Dear President Trump,
In the last two weeks or so the HP has published several long pieces that all focus on different rips in collective care taking and ways that people are trying to stand in these gaps. The one I’m going to focus on today is about an old way of addressing suicidality that’s gaining new attention because it actually helps.
As a World War II veteran, Jerome Motto, received regular letters from an acquaintance during the war that kept his spirits up and helped him feel connected. When he was later working as a psychiatrist he reasoned that caring letters like these might serve as a lifeline or an antidote to despair and disconnection for people who were hospitalized after having attempted suicide. In the late 1960’s he and his team started sending short letters that didn’t include any directions to do anything (i.e., no “you’d feel better if you did X”). The letters simply expressed care and gave the opportunity to let the team know how they were doing by checking a box (“doing ok,” “doing fair,” or “not doing ok”) and returning the letter in the unstamped enclosed envelope (the idea being that having the people go to some effort to get a stamp to mail the letters was important). The HP piece recounts this history and the research Motto and his team did (they randomized patients to get or not get the series of letters) and how people here at the University of Washington have taken up the effort.
Two days after I read the HP article, serendipitously one of our researchers at the VA gave a great talk about a huge new VA grant he’s undertaking with support from VFW members to evaluate Vet-to-Vet caring letters. I know some veterans will find it annoying or will be suspicious, but I think overall it will be a wonderful thing for the VFW vets who write to their person (I don’t remember how confidentiality is going to be handled, but they have that figured out), for the vets who receive the letters, for the researchers who are facilitating this whole enterprise, and for Dr. Motto’s legacy because how cool that he was a veteran and the VA is taking up his life’s work in such a meaningful way. You really ought to pay attention to the great things the VA is doing!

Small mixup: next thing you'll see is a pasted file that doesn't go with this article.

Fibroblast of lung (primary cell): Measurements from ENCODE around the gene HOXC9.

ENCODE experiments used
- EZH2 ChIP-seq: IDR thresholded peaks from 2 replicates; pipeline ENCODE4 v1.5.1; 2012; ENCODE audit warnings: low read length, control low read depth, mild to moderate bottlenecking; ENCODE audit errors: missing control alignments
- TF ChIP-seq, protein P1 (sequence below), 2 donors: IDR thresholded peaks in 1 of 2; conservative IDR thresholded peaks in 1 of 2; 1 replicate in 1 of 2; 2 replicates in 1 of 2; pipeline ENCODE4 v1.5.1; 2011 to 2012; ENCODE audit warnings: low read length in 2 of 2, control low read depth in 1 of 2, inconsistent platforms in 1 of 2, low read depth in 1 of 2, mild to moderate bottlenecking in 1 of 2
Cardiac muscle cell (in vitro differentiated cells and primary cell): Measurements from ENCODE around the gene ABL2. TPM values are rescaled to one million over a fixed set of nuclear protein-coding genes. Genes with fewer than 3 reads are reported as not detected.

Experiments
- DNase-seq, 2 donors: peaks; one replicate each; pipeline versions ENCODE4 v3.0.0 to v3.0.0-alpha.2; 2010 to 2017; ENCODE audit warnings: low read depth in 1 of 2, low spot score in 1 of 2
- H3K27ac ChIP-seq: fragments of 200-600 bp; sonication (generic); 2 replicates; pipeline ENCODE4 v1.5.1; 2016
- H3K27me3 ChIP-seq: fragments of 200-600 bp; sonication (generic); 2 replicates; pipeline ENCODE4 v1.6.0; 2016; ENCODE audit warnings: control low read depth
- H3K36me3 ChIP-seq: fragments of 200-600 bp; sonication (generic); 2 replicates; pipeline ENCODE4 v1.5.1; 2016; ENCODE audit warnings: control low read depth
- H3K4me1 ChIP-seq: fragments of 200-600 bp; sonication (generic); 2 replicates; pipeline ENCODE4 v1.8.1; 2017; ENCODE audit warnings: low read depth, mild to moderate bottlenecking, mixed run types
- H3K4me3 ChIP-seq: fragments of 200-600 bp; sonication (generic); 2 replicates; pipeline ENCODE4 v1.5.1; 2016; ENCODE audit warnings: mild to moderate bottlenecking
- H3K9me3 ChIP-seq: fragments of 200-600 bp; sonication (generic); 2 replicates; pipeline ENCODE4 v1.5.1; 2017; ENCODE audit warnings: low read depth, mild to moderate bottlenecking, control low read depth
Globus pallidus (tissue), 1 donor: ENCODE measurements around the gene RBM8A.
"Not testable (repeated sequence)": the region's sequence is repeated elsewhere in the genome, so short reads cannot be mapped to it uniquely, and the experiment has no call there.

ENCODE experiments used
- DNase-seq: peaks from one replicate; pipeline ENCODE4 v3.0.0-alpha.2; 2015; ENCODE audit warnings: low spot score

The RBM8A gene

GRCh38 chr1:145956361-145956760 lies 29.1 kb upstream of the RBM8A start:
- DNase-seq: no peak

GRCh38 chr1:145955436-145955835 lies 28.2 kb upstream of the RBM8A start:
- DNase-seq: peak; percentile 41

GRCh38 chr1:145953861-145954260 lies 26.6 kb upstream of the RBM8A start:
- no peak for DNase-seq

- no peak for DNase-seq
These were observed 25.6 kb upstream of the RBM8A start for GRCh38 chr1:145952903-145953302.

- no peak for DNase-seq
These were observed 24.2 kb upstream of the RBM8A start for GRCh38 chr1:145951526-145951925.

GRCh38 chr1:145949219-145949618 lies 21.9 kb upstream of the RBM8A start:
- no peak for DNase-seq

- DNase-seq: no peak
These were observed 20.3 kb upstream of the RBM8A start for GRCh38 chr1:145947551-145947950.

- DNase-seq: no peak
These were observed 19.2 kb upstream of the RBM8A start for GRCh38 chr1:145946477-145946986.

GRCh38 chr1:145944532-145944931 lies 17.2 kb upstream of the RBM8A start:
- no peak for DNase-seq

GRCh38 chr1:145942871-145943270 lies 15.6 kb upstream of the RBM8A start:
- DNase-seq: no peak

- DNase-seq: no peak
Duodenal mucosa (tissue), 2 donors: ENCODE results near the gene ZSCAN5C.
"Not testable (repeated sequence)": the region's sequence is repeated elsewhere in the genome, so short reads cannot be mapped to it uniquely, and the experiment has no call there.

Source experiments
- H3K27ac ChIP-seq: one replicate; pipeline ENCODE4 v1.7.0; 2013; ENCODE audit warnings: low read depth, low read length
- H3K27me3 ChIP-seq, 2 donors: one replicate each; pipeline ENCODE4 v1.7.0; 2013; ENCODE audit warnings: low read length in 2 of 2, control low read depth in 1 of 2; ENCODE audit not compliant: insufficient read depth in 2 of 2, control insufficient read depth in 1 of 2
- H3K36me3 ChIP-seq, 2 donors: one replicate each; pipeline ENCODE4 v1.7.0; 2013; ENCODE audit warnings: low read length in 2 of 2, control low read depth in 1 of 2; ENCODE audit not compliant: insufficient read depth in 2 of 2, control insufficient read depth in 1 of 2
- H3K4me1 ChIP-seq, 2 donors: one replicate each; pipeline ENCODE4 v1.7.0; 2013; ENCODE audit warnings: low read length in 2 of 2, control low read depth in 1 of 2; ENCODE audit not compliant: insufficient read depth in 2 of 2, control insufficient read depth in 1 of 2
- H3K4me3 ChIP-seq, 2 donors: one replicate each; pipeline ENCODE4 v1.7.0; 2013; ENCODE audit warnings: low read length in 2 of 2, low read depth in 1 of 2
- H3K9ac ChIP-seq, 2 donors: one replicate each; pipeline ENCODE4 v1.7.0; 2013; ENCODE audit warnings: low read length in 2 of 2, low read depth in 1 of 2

May we all have safety nets for when we are at the ends of our ropes.
May we all be happy to reach out and let someone know they matter.
May we all strive to see past our differences to our common need to belong.
May we all make peace with the reality of pain and do what we can to alleviate suffering.